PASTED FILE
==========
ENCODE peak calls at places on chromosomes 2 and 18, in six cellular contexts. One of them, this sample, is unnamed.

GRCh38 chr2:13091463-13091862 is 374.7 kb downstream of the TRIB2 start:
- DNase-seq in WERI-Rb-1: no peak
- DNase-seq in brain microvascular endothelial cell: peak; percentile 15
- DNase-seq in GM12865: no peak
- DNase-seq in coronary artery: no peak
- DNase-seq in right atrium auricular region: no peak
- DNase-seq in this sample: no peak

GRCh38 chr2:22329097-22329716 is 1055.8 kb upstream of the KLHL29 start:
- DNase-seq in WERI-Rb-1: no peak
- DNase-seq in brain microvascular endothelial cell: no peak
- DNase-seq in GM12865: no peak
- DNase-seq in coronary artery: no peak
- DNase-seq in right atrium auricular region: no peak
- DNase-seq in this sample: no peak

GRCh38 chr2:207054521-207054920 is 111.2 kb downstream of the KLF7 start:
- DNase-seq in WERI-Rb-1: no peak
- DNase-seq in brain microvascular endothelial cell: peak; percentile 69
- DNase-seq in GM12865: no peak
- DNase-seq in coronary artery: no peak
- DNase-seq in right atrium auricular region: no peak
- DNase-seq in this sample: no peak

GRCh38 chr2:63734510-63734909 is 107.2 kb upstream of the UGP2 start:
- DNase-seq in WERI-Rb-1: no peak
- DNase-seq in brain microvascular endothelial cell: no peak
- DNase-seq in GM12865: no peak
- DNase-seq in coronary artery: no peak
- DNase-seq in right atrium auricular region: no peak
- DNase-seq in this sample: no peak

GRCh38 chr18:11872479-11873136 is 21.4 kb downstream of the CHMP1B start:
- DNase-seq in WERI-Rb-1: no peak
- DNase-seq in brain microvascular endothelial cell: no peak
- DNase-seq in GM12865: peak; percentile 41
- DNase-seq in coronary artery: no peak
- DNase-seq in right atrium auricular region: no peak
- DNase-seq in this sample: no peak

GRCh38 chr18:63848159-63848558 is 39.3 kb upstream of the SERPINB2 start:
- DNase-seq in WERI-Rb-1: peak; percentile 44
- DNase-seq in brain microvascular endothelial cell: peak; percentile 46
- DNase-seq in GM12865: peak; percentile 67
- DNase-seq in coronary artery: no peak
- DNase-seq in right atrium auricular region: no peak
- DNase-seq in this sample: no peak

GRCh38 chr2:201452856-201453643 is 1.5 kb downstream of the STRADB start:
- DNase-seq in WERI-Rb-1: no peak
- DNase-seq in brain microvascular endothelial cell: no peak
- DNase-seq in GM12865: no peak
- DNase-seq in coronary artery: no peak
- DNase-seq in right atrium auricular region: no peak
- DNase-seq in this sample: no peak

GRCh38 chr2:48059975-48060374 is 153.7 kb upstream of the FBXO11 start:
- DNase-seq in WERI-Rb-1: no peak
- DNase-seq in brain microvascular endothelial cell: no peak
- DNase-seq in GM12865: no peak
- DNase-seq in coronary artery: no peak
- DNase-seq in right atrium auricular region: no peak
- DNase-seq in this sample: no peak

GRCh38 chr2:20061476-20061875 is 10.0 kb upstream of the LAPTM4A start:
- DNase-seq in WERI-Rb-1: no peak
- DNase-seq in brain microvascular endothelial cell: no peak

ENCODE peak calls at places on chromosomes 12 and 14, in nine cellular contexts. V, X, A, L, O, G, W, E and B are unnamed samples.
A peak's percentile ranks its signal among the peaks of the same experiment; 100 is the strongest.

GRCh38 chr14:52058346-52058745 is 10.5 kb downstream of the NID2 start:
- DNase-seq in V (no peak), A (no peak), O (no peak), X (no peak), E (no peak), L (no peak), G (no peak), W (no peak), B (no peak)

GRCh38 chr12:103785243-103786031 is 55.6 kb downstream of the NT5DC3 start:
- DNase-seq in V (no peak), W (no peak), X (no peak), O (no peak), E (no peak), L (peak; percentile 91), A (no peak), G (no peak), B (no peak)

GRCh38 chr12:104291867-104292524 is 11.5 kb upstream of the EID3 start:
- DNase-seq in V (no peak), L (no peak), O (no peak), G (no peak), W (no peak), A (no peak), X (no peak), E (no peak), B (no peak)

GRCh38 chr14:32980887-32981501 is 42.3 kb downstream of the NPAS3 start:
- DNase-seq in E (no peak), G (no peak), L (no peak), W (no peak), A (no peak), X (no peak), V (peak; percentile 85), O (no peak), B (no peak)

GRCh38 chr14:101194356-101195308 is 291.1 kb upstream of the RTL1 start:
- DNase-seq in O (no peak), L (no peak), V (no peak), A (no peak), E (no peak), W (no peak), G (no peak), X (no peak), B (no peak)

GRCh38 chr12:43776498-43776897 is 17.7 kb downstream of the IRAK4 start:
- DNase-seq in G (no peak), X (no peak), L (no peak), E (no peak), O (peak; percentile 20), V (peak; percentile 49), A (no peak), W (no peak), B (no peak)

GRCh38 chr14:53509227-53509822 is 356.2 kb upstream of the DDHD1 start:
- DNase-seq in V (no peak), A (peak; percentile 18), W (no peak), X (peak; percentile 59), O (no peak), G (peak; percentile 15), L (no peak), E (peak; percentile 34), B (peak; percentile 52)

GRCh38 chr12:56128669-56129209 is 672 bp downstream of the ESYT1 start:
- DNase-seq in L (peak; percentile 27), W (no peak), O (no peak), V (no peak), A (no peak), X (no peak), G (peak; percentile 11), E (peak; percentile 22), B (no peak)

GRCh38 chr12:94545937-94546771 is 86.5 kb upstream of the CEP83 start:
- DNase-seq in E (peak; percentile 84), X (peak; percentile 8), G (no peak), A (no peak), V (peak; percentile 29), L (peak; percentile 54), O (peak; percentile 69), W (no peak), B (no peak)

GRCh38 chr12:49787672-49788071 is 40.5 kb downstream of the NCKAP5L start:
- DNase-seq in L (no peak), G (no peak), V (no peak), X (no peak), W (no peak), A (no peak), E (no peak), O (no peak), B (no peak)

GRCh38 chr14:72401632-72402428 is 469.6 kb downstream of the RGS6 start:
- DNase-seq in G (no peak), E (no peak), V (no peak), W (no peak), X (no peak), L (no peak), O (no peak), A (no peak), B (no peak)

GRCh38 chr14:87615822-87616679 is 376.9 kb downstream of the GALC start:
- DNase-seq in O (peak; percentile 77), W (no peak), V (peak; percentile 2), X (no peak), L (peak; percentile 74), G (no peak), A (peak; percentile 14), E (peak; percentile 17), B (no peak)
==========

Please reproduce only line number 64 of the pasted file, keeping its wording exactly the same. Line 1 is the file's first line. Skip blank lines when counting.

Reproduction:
- DNase-seq in V (no peak), A (no peak), O (no peak), X (no peak), E (no peak), L (no peak), G (no peak), W (no peak), B (no peak)